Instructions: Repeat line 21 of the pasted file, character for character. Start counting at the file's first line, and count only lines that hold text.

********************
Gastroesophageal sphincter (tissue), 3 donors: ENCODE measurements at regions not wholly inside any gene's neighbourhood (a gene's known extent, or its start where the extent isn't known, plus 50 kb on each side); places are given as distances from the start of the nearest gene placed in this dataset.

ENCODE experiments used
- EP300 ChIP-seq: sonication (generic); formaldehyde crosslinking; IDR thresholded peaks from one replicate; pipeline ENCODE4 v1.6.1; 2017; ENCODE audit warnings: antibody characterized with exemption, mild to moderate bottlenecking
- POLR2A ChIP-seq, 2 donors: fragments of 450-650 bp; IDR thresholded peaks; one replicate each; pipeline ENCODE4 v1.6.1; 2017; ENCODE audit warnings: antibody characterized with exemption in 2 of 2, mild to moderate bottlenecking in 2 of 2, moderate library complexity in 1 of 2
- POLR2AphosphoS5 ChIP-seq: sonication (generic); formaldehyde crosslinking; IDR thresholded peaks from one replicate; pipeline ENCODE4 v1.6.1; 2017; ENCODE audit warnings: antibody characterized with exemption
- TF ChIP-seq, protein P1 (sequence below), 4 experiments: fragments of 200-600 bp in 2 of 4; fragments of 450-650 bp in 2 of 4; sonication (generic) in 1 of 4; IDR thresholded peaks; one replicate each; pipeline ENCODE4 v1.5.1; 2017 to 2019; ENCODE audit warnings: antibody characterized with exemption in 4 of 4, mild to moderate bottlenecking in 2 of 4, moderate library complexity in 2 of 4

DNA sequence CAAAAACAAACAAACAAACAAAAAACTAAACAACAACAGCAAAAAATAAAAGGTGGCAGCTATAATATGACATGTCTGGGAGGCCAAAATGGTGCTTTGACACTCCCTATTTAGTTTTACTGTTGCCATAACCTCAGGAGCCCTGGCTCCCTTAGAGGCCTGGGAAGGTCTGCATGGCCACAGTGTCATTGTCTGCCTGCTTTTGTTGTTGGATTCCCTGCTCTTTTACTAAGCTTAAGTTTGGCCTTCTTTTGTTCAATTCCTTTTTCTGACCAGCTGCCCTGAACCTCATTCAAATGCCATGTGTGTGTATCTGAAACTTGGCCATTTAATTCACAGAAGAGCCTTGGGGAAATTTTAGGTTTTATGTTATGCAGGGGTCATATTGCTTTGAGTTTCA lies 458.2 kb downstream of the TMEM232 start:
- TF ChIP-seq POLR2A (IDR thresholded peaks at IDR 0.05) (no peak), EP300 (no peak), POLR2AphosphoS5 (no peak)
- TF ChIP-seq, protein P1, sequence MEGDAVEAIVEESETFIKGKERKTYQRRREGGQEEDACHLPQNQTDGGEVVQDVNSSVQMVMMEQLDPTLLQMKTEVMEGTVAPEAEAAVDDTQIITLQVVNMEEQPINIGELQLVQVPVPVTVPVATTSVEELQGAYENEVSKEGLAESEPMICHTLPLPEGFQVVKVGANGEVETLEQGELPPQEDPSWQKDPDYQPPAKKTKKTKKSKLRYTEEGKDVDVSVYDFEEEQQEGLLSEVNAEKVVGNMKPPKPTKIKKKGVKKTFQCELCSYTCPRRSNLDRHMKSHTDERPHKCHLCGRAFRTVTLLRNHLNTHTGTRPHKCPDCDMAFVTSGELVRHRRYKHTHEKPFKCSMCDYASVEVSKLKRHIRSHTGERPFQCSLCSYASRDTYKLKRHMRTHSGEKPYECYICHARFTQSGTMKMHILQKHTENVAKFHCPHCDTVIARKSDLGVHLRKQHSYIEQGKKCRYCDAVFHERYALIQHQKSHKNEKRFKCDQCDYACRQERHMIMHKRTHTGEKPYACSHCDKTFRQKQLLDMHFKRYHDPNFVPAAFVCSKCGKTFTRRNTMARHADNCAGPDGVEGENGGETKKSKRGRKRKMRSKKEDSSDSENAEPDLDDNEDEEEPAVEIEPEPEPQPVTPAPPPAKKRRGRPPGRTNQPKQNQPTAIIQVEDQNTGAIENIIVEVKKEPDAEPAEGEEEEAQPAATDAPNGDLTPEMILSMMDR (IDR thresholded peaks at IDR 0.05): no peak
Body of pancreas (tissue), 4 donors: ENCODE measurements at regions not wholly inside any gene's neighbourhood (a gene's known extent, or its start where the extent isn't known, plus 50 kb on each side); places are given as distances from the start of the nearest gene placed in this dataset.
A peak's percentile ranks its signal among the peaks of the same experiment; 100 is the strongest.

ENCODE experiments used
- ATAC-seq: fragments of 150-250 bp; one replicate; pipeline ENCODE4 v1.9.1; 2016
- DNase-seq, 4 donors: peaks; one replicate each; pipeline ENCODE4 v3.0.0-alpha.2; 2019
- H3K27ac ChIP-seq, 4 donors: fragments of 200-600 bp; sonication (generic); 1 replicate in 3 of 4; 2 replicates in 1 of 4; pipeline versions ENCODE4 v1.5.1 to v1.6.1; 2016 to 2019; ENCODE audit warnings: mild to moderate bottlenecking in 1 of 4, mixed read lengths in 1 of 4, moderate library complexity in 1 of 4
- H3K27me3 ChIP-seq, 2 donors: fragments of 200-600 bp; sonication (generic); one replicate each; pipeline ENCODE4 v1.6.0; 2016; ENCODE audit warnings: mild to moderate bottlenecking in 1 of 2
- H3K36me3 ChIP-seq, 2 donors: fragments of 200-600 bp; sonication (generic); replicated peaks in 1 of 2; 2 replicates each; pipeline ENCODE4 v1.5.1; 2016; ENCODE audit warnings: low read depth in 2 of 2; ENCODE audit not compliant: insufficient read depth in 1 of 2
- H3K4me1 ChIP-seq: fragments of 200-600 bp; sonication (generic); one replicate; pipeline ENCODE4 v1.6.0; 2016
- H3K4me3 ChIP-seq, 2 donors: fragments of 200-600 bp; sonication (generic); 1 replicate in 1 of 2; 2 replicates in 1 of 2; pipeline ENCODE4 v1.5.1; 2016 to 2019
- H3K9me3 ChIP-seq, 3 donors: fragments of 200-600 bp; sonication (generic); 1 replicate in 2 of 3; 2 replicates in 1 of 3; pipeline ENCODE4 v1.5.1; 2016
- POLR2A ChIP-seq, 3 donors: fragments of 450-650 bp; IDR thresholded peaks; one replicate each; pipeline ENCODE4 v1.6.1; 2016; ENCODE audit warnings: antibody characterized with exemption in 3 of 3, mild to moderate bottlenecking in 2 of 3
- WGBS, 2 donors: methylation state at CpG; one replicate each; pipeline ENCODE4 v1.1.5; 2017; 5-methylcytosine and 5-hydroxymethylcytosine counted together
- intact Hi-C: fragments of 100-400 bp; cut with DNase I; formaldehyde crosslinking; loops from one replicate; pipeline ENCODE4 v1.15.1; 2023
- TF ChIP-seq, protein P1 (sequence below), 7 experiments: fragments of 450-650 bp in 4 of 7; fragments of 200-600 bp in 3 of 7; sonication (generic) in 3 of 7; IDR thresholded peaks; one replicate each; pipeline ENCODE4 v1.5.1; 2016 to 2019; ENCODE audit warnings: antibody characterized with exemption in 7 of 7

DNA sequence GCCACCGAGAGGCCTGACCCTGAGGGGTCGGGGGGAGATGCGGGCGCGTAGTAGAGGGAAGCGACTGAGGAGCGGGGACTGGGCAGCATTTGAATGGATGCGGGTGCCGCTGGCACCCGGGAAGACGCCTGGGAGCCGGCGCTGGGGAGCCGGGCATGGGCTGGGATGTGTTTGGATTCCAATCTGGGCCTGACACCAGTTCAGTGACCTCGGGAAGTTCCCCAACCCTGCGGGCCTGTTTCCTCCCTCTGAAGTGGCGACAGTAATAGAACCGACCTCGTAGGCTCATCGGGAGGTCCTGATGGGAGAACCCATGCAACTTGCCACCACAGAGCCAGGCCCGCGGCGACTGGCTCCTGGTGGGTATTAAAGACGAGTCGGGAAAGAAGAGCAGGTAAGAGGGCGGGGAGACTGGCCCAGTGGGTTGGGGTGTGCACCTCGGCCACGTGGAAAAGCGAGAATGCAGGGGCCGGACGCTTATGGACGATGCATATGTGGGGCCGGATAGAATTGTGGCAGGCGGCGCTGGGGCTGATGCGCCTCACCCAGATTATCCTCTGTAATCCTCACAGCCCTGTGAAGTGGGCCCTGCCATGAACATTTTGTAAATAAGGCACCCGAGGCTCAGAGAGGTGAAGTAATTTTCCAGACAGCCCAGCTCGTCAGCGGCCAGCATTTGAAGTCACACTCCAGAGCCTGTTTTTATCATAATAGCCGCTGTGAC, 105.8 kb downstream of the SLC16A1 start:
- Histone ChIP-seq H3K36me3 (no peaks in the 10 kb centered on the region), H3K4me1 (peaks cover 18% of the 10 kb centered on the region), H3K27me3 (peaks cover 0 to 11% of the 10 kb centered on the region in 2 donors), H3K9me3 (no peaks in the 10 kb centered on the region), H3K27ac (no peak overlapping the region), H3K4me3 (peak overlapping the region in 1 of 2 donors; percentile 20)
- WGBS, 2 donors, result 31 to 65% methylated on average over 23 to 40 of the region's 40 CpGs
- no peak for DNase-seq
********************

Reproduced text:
- POLR2A ChIP-seq, 3 donors: fragments of 450-650 bp; IDR thresholded peaks; one replicate each; pipeline ENCODE4 v1.6.1; 2016; ENCODE audit warnings: antibody characterized with exemption in 3 of 3, mild to moderate bottlenecking in 2 of 3